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Firstly, I apologise if this is a really stupid question.

I had a question about dealing correctly with SQL statements within Yii. I'll make a small example code.

    public function actionCreate($id) {

    $cmd = Yii::app()->db->createCommand();
    'user_id'=> (int) $id,
    ),'id=:id', array(':id'=>$id)); 

What's the correct way to confirm this query worked? Is it try/catch blocks?

The reason I ask is that could fail if it's passed a bad parameter, but on a couple of tables I have DB constraints that could also result in a failure, so I wanted to try and make sure I handled everything properly rather than blanket handle them.

Appreciate any guidance,


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1 Answer 1

up vote 1 down vote accepted

From official document

  1. Executing SQL Statements Once a database connection is established, SQL statements can be executed using CDbCommand. One creates a CDbCommand instance by calling CDbConnection::createCommand() with the specified SQL statement:
$connection=Yii::app()->db;   // assuming you have configured a "db" connection
// If not, you may explicitly create a connection:
// $connection=new CDbConnection($dsn,$username,$password);
// if needed, the SQL statement may be updated as follows:
// $command->text=$newSQL;

A SQL statement is executed via CDbCommand in one of the following two ways:

And here it is

execute(): performs a non-query SQL statement, such as INSERT, UPDATE and DELETE. If successful, it returns the number of rows that are affected by the execution.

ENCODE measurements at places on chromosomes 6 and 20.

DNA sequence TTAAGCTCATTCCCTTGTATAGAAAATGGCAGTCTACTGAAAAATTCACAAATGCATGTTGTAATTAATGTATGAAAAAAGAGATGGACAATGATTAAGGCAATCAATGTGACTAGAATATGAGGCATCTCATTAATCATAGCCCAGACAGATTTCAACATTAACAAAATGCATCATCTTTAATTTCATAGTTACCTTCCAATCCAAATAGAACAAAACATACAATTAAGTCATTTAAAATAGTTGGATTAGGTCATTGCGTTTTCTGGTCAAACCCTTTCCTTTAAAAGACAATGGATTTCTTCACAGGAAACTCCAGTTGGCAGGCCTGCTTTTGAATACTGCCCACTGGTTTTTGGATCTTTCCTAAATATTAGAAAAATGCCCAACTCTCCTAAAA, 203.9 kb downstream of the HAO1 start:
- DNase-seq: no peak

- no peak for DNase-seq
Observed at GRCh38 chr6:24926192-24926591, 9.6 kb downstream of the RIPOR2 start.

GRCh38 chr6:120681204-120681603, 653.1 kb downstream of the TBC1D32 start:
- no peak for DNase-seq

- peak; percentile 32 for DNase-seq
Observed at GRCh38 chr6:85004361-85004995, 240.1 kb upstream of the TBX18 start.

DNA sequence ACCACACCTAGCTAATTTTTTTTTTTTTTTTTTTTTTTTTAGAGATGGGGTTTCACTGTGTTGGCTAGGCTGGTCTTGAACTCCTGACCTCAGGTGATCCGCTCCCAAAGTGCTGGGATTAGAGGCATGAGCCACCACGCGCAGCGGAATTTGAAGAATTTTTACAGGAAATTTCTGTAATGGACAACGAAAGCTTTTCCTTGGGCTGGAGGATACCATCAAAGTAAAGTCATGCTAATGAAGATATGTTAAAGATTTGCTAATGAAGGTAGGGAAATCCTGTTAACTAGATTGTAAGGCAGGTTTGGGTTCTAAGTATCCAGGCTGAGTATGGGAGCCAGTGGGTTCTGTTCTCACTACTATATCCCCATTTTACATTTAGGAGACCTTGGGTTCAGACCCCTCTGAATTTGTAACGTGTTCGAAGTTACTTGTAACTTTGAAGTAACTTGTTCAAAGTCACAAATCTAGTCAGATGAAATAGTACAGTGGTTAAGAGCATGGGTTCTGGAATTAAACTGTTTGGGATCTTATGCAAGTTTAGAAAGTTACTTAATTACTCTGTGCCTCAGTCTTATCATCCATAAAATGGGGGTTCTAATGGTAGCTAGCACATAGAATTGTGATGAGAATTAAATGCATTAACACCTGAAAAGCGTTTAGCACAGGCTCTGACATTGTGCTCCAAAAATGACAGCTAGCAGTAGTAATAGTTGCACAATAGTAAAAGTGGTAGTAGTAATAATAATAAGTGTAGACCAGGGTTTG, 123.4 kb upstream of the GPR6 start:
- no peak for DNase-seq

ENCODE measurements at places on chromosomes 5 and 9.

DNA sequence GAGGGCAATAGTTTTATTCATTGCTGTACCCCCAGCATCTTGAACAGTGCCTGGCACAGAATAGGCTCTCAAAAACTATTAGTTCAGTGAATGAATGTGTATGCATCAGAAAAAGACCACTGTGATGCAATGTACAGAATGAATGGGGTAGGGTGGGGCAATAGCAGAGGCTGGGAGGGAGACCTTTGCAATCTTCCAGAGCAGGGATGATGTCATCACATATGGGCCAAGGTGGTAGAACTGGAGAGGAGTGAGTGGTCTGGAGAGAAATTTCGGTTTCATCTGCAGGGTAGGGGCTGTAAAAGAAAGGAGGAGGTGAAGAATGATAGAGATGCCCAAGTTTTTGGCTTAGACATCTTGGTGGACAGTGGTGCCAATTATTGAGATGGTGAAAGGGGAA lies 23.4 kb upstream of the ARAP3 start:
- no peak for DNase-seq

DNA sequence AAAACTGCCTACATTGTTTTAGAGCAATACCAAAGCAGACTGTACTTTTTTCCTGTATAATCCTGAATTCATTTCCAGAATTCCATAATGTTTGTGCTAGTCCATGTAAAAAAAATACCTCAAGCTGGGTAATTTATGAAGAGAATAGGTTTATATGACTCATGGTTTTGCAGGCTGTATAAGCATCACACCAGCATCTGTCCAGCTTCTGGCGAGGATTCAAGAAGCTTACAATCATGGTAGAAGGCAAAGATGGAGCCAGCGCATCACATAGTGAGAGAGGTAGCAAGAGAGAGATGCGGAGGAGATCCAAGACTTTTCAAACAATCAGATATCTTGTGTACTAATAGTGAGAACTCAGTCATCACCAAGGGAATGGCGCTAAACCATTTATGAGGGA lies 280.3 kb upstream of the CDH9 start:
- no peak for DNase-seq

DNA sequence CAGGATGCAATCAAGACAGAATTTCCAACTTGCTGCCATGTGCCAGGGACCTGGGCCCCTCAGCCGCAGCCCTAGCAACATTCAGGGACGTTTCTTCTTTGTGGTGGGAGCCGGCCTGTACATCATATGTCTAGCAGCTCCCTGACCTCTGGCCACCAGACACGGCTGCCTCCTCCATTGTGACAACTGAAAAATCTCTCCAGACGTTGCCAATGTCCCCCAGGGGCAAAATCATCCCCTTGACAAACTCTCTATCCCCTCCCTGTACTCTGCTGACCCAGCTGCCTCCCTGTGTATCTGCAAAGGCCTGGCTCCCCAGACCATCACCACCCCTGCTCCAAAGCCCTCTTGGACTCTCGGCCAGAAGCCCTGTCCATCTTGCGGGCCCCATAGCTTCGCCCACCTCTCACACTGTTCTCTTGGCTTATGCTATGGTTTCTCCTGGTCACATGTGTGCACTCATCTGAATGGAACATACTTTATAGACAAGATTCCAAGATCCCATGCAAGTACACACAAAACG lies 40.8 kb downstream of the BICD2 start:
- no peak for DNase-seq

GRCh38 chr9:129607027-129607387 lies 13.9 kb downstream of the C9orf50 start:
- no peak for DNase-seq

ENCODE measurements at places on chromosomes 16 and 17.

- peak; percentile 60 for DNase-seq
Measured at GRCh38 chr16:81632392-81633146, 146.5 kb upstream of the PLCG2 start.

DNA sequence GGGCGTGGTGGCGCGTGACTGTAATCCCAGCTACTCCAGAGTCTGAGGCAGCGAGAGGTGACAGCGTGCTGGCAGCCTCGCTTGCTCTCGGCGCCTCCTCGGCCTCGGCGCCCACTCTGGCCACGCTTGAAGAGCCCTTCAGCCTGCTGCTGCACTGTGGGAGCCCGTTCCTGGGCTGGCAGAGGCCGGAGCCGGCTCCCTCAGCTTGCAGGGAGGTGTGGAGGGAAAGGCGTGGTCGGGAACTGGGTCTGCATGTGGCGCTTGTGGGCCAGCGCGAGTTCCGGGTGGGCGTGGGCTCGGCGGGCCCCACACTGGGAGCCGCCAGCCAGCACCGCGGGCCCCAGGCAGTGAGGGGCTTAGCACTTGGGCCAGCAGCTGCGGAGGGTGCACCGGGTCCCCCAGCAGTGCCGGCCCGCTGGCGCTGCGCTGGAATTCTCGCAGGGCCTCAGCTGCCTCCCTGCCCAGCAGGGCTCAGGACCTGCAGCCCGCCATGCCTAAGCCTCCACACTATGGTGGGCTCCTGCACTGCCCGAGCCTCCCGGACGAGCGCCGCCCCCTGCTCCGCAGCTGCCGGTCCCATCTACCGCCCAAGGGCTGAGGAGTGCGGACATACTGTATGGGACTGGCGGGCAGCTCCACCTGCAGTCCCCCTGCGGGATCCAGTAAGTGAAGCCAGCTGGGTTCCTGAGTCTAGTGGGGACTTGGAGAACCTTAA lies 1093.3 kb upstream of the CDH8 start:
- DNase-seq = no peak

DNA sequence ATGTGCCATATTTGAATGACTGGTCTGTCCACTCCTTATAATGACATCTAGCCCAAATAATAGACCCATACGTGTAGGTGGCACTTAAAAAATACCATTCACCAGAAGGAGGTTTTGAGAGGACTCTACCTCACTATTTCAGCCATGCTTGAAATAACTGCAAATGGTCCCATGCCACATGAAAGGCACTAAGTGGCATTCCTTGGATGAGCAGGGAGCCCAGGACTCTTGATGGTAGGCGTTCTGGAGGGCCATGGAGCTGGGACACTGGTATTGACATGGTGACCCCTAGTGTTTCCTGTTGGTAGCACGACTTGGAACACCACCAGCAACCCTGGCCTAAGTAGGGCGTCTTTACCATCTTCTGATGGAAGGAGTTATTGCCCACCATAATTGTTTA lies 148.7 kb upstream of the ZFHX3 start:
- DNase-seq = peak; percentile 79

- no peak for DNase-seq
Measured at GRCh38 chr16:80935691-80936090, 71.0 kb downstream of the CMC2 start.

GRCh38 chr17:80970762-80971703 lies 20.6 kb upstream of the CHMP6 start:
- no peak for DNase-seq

Btw, insert() is a low level method that's used internally by Active Record (AR). Why don't you simply use AR instead

By Yii gii, you automatically get model for table_1, and you can find, insert, update, delete from that. Example:

$model = new Table1ModelName;
$model->user_id= $id;
$model->name= $user_name;

There still has many workarounds and interesting things which you would like to study about Yii Working Active Record

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Thanks Telvin, I'm more concerned with just dealing properly with errors such as the query failing due to some reason. I suppose I could use AR too though. The example code was just an example. –  Jonnny Aug 2 '13 at 15:51
You can use try catch try { Yii::app()->db->createCommand($command)->execute(); } catch (CDbException $e) {} –  Telvin Nguyen Aug 2 '13 at 16:00
Thanks, that was what I was trying to confirm. –  Jonnny Aug 2 '13 at 16:04

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